Thursday, June 25, 2015

Food Wastage in the USA is Huge - and Growing!

Americans throw away nearly half of their food every year, waste worth roughly $165 billion annually, according to a study by the Natural Resources Defense Council (NRDC).

The report estimates that the average American family of four ends up throwing away an equivalent of up to $2,275 annually in food. Even worse, there is evidence that there has been a 50 percent jump in U.S. food waste since the 1970s.

It’s especially troubling that at the same time, one in seven Americans, more than 46 million people, including 12 million children, don’t know where their next meal is coming from, according to a study by Feeding America.

Meanwhile, the rest of America continues to throw away unspoiled nutritious food. If we cut our food waste even by a third, there would be enough food for all those people who must rely on food banks and hand-outs to be fully fed.

Why Waste So Much Food?

According to the U.S. Department of Agriculture, a typical American household discards 40 percent of fresh fish, 23 percent of eggs, and 20 percent of milk, in addition to plenty of fruits and veggies. 

This is because consumers buy more than they can eat, so the food goes bad, or our meals are just too big to eat. 

There is also  too much reliance on “sell-by” and “use-by” dates; these are not federally regulated in the US and do not indicate safety, except on certain baby foods. Most foods can be safely consumed well after their use-by dates. (Here’s a guide to help you decipher what those labels mean.)

Restaurant portions are also generally huge, and often not fully consumed. Clearly, these runaway portion sizes in the American food industry exacerbate the waste issue.”From 1982–2002, the average pizza slice grew 70 percent in calories. The average chicken Caesar salad doubled in calories, and the average chocolate chip cookie quadrupled,” the NRDC study reveals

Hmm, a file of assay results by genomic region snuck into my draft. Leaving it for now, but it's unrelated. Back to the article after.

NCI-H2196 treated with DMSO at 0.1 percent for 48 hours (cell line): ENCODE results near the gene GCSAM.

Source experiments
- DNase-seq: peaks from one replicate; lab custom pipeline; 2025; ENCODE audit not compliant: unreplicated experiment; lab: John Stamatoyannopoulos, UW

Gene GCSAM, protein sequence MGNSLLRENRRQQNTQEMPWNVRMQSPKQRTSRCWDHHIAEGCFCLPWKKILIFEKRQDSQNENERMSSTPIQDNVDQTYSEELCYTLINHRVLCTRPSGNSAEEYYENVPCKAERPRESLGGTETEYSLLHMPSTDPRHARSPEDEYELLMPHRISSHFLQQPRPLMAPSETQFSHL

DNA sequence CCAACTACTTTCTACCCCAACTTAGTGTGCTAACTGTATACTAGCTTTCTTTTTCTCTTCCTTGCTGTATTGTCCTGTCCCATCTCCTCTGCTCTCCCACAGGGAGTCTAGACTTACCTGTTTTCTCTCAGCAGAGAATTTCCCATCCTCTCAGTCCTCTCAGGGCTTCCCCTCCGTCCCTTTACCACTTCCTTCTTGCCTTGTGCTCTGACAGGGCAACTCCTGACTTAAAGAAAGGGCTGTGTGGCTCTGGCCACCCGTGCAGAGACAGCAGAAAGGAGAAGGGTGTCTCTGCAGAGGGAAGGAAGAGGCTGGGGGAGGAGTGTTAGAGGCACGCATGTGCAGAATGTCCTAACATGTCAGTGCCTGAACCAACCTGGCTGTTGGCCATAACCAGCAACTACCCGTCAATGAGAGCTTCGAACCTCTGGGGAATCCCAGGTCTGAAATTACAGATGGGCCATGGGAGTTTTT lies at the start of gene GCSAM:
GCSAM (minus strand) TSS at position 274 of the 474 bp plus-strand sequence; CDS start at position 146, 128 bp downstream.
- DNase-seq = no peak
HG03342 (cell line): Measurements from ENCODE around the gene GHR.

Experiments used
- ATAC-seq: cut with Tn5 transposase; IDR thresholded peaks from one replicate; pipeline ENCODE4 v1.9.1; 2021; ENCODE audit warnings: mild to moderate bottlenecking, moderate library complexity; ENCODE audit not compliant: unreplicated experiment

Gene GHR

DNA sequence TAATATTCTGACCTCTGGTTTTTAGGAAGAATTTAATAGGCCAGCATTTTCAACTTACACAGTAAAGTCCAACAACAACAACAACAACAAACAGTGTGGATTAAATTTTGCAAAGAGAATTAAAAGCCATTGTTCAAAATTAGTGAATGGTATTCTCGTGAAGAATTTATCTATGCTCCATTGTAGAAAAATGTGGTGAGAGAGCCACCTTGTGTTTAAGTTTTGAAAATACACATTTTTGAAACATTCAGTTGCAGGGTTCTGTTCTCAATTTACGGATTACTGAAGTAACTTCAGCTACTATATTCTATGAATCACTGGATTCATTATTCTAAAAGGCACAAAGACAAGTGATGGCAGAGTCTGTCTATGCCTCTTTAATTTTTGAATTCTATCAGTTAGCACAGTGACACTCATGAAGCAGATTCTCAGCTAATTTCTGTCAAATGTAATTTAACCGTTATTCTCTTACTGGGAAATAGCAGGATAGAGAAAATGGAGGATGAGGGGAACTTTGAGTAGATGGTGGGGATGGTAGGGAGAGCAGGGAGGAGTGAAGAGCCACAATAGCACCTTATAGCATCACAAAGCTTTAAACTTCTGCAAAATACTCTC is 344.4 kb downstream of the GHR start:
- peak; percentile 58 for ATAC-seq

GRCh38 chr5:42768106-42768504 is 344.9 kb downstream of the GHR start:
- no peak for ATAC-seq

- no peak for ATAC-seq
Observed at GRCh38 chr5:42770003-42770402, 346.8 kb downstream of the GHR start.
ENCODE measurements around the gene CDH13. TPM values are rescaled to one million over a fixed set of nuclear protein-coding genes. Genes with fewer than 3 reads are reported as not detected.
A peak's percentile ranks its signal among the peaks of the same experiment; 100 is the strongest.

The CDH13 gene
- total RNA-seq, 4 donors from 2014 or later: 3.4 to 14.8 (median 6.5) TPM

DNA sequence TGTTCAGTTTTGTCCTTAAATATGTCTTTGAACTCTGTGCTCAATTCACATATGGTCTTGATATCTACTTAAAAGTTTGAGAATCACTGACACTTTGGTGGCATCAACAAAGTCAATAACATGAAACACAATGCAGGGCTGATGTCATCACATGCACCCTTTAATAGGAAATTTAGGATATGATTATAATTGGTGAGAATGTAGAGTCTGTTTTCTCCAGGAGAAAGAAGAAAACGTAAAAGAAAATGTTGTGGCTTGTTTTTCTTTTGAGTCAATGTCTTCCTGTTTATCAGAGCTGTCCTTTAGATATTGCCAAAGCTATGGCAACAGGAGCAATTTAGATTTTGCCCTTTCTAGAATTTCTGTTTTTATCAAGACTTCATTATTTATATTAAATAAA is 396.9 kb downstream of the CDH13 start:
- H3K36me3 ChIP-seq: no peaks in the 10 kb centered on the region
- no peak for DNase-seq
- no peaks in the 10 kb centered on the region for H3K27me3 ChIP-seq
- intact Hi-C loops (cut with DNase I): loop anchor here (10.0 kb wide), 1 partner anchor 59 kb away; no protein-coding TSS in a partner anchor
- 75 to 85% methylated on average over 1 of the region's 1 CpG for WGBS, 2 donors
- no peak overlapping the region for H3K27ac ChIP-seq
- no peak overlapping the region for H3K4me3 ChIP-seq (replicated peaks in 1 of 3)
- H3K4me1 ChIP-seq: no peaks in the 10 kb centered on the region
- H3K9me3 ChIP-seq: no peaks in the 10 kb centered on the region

As NPR reports, farming practices are not without some blame for food wastage as they also account for some of the food waste. 

Peter Lehner, from the NRDC, explains that if food isn’t sold to the best buyer, it can end up in a landfill. “anywhere from 1 percent to 30 percent of farmers’ crops don’t make it to market,” says Lehner. “The prices for fresh fruits and vegetables can go up and down quite a bit, and farmers may plant thinking they will get one price, but, by the time harvest comes around, there’s another price, and it’s not even worth it for them to get to the market.”

It is not just the USA though, with a number of other countries also contributors to significant food waste.

Recently one leading tourist hotel in Switzerland [ a country noted for frugal living] has placed notices in the hotel and especially in restaurants to exhort customers to only take what they need from especially buffets and similar openly available food in eateries within the hotel, following very significant amounts of food being left behind after meals.  This has actually seen a very significant reduction in food waste within the hotel.  In their case, it was mostly Asian tourists who were the culprits.

Have a look yourself the next time you are eating out, especially if it is a buffet breakfast or dinner.  Is there significant food left as table waste?  You might be surprised.

We should all be mindful of how much food is wasted and ensure we do our bit to minimise food waste.  It does save money at your home, and helps the environment too.

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